It is interesting to note that although the public wanted to remedy the shipping price instability and intolerable practices among the railroads, they wanted to do so within the framework of private ownership. Unlike in other countries at the time, a vast majority of the public scoffed at the idea of nationalized railroads.1

The Interstate Commerce Act and Small Farmers

A major reason the Interstate Commerce Act was passed was because many small volume shipping customers like small farmers were disproportionately affected by discriminatory pricing. Simply put, many small farmers were being put out of business due to paying higher rates for shipping than large farmers and businesses.

For many small farmers at a distance from major population centers, the only way to get their produce or goods to market was via a single rail line. Many of these more rural markets were only served by a single railroad line and were exposed to monopolistic pricing. As the railroad company was the sole operator, they could charge virtually whatever they wanted.3

While some rate wars on the long-haul routes led to price discounts for large shippers, small farmers did not have the shipping volume to get such favorable rates and consistently paid higher rates.1

First these small farmers and other interest groups petitioned their state legislatures to enact legislation introducing price stability and banning discriminatory pricing.

However, the Supreme Court ruled in the 1886 Wabash, St. Louis & Pacific Railroad Company vs. Illinois case that individual states could not regulate interstate commerce and this power was reserved for the federal government. As virtually all rail lines connected and crossed state lines, the entire railroad industry could be construed as interstate commerce.

It would be up to the United States Congress to introduce a new law regulating the railroad industry. Congress complied to the national uproar and passed the Interstate Commerce Act of 1887.

The Purpose of the Interstate Commerce Act

The purpose of the Interstate Commerce Act of 1887 was to provide federal regulation for the railroad industry. The act also created the Interstate Commerce Commission (ICC). The ICC was the first independent regulatory commission and was used as a model for future federal regulatory efforts.

The Interstate Commerce Act strictly prohibited railroads from discriminatory pricing on short vs long haul routes and outlawed collusion via pooling. Under the law railroad firms were required to publish rates and prevented from offering advantages to larger businesses.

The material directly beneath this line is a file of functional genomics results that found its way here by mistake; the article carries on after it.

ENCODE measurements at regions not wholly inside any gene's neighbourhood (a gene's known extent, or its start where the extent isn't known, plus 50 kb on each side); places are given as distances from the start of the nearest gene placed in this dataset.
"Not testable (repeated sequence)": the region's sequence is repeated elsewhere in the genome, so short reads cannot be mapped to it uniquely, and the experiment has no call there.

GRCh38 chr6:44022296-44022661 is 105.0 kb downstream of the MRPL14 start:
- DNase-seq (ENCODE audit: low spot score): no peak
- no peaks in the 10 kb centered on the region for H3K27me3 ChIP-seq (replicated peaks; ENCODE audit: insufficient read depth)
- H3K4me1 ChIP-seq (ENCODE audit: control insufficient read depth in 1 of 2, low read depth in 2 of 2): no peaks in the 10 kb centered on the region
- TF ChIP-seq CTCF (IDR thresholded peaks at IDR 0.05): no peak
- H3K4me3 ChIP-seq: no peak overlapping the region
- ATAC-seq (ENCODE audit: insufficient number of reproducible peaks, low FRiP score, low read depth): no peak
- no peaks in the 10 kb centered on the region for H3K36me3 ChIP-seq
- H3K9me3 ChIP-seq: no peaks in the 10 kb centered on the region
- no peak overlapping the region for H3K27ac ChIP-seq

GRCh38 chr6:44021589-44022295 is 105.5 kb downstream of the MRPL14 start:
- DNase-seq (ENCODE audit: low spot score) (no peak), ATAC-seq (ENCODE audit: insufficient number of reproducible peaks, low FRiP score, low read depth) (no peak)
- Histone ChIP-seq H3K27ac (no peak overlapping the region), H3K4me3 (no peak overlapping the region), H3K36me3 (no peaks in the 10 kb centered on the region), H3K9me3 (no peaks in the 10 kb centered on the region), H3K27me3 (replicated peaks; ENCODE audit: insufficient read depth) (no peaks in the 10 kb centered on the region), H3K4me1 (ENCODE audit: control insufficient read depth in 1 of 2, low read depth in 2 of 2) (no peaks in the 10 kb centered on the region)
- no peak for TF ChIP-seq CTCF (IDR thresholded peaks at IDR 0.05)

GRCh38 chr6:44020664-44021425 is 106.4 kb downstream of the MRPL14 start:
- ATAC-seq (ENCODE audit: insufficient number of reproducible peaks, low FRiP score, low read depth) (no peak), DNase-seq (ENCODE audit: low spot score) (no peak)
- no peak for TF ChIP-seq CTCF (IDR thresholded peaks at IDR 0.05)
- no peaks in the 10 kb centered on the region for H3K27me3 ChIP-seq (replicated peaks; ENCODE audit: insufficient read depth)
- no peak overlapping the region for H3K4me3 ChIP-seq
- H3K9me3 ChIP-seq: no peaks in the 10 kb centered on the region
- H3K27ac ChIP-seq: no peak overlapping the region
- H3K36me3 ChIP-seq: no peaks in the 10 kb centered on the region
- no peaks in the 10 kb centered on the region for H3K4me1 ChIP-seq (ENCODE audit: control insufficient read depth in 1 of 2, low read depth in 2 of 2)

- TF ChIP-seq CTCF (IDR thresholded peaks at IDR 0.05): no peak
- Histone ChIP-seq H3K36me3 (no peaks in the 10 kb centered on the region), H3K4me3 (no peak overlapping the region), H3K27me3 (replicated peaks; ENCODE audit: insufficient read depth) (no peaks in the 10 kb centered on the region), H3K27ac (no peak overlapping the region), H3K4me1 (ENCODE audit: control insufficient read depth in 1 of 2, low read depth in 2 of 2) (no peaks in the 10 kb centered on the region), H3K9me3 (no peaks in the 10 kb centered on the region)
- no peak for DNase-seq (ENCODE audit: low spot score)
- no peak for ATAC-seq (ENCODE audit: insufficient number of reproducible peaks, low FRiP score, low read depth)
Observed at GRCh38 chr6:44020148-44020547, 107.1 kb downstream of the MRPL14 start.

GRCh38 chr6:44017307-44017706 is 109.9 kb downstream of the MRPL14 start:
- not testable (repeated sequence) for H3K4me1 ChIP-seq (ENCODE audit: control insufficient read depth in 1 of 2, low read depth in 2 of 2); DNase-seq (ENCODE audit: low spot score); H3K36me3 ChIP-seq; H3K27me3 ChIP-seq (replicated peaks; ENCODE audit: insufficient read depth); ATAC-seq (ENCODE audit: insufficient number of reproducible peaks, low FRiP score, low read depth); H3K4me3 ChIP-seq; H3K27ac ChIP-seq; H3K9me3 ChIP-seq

While there was a great amount of trepidation surrounding the implementation of the Interstate Commerce Act, the net effect on railroads was deemed small, but positive.2

The ICC’s ultimate purpose was to provide enforcement over the unjust practices such as price discrimination within the railroad industry. However, the commission’s first issued report suggested that their interpretation of the law would be broad, which mitigated some of the potential negative impacts in the eyes of the railroads.4

Perhaps most importantly, the new law provided stability to railroad shipping prices after years of price instability. This was a priority for both business and the railroad industry itself.

The law itself was wildly inconsistent, promoting competition in some sections and hobbling it in others.

It was understood that short haul pricing constraints by the Interstate Commerce Act would lower incentives to cut rates in competitive long haul markets, but strict enforcement could be very costly for short haul railways. The resulting conundrum led to an ambiguous Section 4 of the law, giving much leeway to the ICC to interpret as it saw fit.3

The Interstate Commerce Act and its purpose would later be strengthened through further acts of Congress, including the Hepburn Act of 1906 and the Mann-Elkins Act of 1910.

While the Interstate Commerce Act would eventually become obsolete with the changing American economy, it served as a model for future implementations of the Commerce Clause as further regulation of private industry was needed.

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To learn more about US history, check out this timeline of the history of the United States.

Sources

1) Hilton, George W. “The Consistency of the Interstate Commerce Act.” The Journal of Law & Economics, vol. 9, [University of Chicago Press, Booth School of Business, University of Chicago, University of Chicago Law School], 1966, pp. 87–113, http://www.jstor.org/stable/724995.

2) Gilligan, Thomas W., et al. “Regulation and the Theory of Legislative Choice: The Interstate Commerce Act of 1887.” The Journal of Law & Economics, vol. 32, no. 1, [University of Chicago Press, Booth School of Business, University of Chicago, University of Chicago Law School], 1989, pp. 35–61, http://www.jstor.org/stable/725379.

3) Gilligan, Thomas W., et al. “The Economic Incidence of the Interstate Commerce Act of 1887: A Theoretical and Empirical Analysis of the Short-Haul Pricing Constraint.” The RAND Journal of Economics, vol. 21, no. 2, [RAND Corporation, Wiley], 1990, pp. 189–210, https://doi.org/10.2307/2555418.

4) Blonigen, Bruce A., and Anca Cristea. “The Effects of the Interstate Commerce Act on Transport Costs: Evidence from Wheat Prices.” Review of Industrial Organization, vol. 43, no. 1/2, Springer, 2013, pp. 41–62, http://www.jstor.org/stable/43550421.